General Managing an NFL team is just a gamble. If you want an example, look at the Tennessee Titans’ situation with Ryan Tannehill and Marcus Mariota. You spend years grooming one guy to be the guy, then some random guy you traded for takes over and becomes the superstar.
The Titans waited for years for Marcus Mariota to do what Ryan Tannehill did in just half a season. But, I am not writing this to bash Mariota. I am writing this to prove why Tannehill will continue to be successful with Tennessee in 2020, despite what the critics say.
There are about two common arguments when it comes to Tannehill in the “he was a fluke” conversation. One of them is that he was “bad” in Miami. I can shut down that take with one sentence: Tannehill wasn’t bad, the Dolphins were.
The other one is that Tannehill isn’t a quarterback you can trust as a starter, for reasons such as his injury history and his resume with Miami. That’s fair, but let me tell you why his resume in Miami proves that he is the right guy for the Tennessee Titans.
Tannehill had six seasons with 2,000+ passing yards in his seven seasons there. Four of those were 3,000 or more yards. If he had played a full season with Tennessee in 2019, he would have shattered the 3,000 yard mark, as he finished with 2,742 yards in regular season play.
Those passing yard numbers are great, but when I dove a little deeper I discovered his numbers weren’t exactly flattering unless he had a good supporting cast around him. We can dive into when Tannehill’s career started to blossom in 2014-16 to see what I mean.
In 2014, he had a 1,000 yard rusher in Lamar Miller, and he had wide receiver Mike Wallace who had 862 receiving yards, and both Jarvis Landry, and tight end Charles Clay had north of 500 yards. Not flattering receiving stats, but he had himself a decent supporting cast around him. That season, Tannehill had his career best in touchdowns with 27.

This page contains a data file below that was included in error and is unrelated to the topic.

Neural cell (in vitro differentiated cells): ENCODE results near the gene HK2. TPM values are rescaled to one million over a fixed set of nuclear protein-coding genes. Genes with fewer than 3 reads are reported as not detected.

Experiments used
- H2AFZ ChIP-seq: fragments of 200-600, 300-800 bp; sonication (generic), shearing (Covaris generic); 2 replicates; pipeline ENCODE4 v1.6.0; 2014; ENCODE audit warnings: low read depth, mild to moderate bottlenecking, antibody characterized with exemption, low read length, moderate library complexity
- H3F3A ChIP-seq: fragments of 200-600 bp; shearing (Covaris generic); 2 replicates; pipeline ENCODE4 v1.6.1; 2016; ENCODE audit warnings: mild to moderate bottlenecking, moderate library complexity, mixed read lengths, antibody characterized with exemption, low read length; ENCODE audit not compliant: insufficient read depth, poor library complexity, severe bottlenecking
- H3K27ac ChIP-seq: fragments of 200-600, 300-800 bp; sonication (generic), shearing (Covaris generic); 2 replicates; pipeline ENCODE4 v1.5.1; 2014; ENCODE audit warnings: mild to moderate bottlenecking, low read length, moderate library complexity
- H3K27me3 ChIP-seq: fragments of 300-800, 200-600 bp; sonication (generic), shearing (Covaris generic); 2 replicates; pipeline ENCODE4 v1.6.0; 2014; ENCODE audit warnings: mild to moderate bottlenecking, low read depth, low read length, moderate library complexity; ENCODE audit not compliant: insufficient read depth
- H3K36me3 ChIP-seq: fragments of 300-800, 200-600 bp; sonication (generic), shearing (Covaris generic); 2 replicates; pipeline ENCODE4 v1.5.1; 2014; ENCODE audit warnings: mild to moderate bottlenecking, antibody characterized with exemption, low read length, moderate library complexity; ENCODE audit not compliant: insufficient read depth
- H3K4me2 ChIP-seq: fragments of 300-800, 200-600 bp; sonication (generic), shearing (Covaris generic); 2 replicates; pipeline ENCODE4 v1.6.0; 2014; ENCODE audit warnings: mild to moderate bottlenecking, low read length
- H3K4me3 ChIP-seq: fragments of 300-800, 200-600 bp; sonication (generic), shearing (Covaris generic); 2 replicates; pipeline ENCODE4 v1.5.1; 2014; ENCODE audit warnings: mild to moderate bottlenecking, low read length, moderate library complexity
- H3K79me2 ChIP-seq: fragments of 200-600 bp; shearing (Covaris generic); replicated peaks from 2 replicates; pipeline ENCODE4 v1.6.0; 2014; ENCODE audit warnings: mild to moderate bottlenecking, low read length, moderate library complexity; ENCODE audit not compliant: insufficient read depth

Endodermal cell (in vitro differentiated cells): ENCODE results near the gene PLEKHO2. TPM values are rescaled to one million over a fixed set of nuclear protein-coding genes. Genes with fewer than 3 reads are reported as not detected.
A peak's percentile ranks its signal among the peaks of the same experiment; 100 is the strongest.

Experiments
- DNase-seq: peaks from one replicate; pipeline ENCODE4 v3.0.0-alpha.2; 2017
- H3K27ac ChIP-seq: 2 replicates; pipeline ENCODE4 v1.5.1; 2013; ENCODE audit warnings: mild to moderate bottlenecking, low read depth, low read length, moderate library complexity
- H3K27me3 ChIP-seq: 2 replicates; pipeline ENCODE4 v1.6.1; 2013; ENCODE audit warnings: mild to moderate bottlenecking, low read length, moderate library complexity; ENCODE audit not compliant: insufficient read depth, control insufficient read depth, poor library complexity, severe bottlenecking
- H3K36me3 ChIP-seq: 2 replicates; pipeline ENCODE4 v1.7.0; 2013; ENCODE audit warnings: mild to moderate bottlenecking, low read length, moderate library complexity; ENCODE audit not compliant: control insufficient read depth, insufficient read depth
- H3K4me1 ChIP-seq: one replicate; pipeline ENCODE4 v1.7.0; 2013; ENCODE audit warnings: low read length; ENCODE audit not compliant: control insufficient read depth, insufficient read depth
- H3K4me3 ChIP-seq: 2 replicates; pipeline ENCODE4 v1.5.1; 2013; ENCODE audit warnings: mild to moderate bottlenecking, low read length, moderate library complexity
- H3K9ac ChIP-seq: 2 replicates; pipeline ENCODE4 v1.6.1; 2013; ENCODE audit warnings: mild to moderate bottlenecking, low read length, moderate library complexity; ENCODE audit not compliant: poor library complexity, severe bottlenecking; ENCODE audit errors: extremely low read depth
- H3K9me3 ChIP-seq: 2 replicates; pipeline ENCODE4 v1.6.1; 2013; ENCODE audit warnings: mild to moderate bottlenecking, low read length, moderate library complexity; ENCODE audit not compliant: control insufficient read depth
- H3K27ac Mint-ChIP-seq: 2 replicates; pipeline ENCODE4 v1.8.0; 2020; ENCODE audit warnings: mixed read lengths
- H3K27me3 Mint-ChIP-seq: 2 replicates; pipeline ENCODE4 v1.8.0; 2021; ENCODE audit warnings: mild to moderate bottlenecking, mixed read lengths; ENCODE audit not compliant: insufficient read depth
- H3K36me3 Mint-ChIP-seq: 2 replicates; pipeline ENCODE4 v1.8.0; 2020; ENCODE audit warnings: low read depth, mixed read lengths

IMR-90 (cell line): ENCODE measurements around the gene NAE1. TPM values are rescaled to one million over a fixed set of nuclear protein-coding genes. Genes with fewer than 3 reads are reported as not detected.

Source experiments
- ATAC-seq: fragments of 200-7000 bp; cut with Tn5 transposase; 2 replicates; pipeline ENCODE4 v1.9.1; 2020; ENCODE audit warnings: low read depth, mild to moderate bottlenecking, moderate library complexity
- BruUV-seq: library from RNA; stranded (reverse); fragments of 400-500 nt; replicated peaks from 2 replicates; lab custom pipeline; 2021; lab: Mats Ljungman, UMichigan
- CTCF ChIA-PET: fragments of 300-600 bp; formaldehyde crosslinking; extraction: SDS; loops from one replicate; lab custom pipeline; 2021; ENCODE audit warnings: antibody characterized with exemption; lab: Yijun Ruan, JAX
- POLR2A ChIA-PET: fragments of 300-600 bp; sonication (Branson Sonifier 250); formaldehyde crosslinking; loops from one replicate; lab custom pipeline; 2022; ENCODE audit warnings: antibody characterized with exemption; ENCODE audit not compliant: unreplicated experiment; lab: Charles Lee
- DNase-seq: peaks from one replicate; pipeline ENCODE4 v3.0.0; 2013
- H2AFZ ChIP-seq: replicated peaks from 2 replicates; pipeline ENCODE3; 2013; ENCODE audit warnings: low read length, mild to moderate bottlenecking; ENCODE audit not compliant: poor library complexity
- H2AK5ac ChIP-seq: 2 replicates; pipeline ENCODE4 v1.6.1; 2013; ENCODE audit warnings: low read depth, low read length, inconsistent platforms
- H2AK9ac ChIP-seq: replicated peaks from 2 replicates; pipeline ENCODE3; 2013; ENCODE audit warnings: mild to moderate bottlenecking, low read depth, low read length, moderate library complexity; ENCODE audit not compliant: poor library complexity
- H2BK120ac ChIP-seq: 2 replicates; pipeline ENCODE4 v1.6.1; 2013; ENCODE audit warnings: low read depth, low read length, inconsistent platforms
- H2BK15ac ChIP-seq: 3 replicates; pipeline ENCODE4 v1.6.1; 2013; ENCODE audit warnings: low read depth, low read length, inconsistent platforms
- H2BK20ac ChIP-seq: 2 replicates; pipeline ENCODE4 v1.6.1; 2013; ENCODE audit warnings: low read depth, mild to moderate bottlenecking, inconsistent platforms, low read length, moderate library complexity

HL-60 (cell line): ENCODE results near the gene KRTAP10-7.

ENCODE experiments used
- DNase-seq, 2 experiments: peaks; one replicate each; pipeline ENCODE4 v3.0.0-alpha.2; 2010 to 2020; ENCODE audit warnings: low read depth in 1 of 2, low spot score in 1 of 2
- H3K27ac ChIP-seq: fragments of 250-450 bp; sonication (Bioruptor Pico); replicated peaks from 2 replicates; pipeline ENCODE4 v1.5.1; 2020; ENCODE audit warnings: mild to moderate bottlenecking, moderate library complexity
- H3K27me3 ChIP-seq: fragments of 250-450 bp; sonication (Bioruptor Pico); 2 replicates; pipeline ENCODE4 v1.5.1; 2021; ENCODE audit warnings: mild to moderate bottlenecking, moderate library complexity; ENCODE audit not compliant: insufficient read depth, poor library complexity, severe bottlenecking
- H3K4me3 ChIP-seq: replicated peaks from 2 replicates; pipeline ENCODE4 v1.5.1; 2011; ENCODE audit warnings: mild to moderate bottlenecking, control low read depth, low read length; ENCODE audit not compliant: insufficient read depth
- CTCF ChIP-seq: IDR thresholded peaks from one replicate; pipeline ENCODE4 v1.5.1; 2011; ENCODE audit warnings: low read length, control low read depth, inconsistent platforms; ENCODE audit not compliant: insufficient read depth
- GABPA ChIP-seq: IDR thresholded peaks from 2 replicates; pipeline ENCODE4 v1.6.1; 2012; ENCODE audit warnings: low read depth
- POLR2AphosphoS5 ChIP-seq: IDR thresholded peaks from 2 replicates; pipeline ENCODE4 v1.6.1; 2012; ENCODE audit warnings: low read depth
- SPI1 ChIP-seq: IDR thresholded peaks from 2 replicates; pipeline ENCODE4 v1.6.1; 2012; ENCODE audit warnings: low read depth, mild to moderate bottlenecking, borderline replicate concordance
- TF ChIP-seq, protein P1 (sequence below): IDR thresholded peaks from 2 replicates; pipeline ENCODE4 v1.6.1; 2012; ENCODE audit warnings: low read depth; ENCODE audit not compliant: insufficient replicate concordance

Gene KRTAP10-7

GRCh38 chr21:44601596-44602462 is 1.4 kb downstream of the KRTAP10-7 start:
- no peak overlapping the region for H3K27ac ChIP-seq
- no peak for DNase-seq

In 2015, Tannehill saw Jarvis Landry explode onto the scene with 1,157 yards, which helped Tannehill have his career-best in passing yards with 4,208. Then in 2016, Tannehill finally had a running back and wide receiver duo to both have 1,000 yards in the same season. That was Jay Ajayi with 1,272 yards, and Jarvis Landry with 1,136 yards.
That season, Tannehill’s accomplishments were quite similar to his 2019 accomplishments with the Titans: career-best record at 8-5, career-best completion percentage at 67.1. Both of which mirrors his career-bests with Tennessee, where he went 7-3 as a starter and had a completion percentage of 70.3 when he had a dominant RB-WR duo of Derrick Henry and A.J. Brown last season.
Tannehill, unfortunately, did not play in 2017 after injuring his knee during camp and required season-ending surgery. He did not get to play a second season with his dynamic duo of Landry and Ajayi. By the time Tannehill was back and ready to play in 2018, Landry was traded to Cleveland and Ajayi was no longer on the team.
Tannehill put together a great season with the Tennessee Titans after coming in for Mariota halfway throughout the season, and thrived with a good supporting cast quite similar to that of Landry and Ajayi. He posted a career-best in completion percentage and record as starting quarterback. The difference now is Tannehill is returning the following season with that same supporting cast.
Hopefully the Titans don’t suffer the same fate the Dolphins did when Tannehill went down during camp. Because, I truly believe 2019 was Tannehill continuing where he left off when his career was on an upward trend from 2014-2016 before an injury derailed it right before the 2017 season.
So, to the doubters, you’re right. Ryan Tannehill is not a quarterback you want to trust, but that’s true if it’s a pass-happy offense that relies a lot on the quarterback. The Tennessee Titans’ run-first approach is perfect for Ryan Tannehill, and for the first time, he’s returning with the same supporting cast that helped him be successful, and they will thrive much like they did in 2019.
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